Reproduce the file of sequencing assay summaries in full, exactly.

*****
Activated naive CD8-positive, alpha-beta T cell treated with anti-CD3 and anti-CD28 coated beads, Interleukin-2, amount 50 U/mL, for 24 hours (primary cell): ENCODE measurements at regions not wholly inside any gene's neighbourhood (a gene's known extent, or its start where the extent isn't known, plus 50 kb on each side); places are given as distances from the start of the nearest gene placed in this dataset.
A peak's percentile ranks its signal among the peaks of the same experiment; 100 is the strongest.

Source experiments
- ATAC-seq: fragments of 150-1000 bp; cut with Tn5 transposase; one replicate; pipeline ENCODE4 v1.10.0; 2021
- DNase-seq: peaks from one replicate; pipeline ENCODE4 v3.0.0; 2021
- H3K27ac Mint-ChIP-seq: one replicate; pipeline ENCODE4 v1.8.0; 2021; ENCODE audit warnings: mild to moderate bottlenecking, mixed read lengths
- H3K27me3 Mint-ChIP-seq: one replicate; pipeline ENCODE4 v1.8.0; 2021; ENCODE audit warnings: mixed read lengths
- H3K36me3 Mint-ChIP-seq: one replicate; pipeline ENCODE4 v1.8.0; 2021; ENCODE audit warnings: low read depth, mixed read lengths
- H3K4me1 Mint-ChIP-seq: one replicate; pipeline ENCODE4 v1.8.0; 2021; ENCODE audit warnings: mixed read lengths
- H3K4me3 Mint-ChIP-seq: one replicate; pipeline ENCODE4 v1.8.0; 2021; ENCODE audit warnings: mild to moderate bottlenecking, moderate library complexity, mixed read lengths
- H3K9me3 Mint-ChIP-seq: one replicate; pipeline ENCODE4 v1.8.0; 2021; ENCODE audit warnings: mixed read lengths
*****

Activated naive CD8-positive, alpha-beta T cell treated with anti-CD3 and anti-CD28 coated beads, Interleukin-2, amount 50 U/mL, for 24 hours (primary cell): ENCODE measurements at regions not wholly inside any gene's neighbourhood (a gene's known extent, or its start where the extent isn't known, plus 50 kb on each side); places are given as distances from the start of the nearest gene placed in this dataset.
A peak's percentile ranks its signal among the peaks of the same experiment; 100 is the strongest.

Source experiments
- ATAC-seq: fragments of 150-1000 bp; cut with Tn5 transposase; one replicate; pipeline ENCODE4 v1.10.0; 2021
- DNase-seq: peaks from one replicate; pipeline ENCODE4 v3.0.0; 2021
- H3K27ac Mint-ChIP-seq: one replicate; pipeline ENCODE4 v1.8.0; 2021; ENCODE audit warnings: mild to moderate bottlenecking, mixed read lengths
- H3K27me3 Mint-ChIP-seq: one replicate; pipeline ENCODE4 v1.8.0; 2021; ENCODE audit warnings: mixed read lengths
- H3K36me3 Mint-ChIP-seq: one replicate; pipeline ENCODE4 v1.8.0; 2021; ENCODE audit warnings: low read depth, mixed read lengths
- H3K4me1 Mint-ChIP-seq: one replicate; pipeline ENCODE4 v1.8.0; 2021; ENCODE audit warnings: mixed read lengths
- H3K4me3 Mint-ChIP-seq: one replicate; pipeline ENCODE4 v1.8.0; 2021; ENCODE audit warnings: mild to moderate bottlenecking, moderate library complexity, mixed read lengths
- H3K9me3 Mint-ChIP-seq: one replicate; pipeline ENCODE4 v1.8.0; 2021; ENCODE audit warnings: mixed read lengths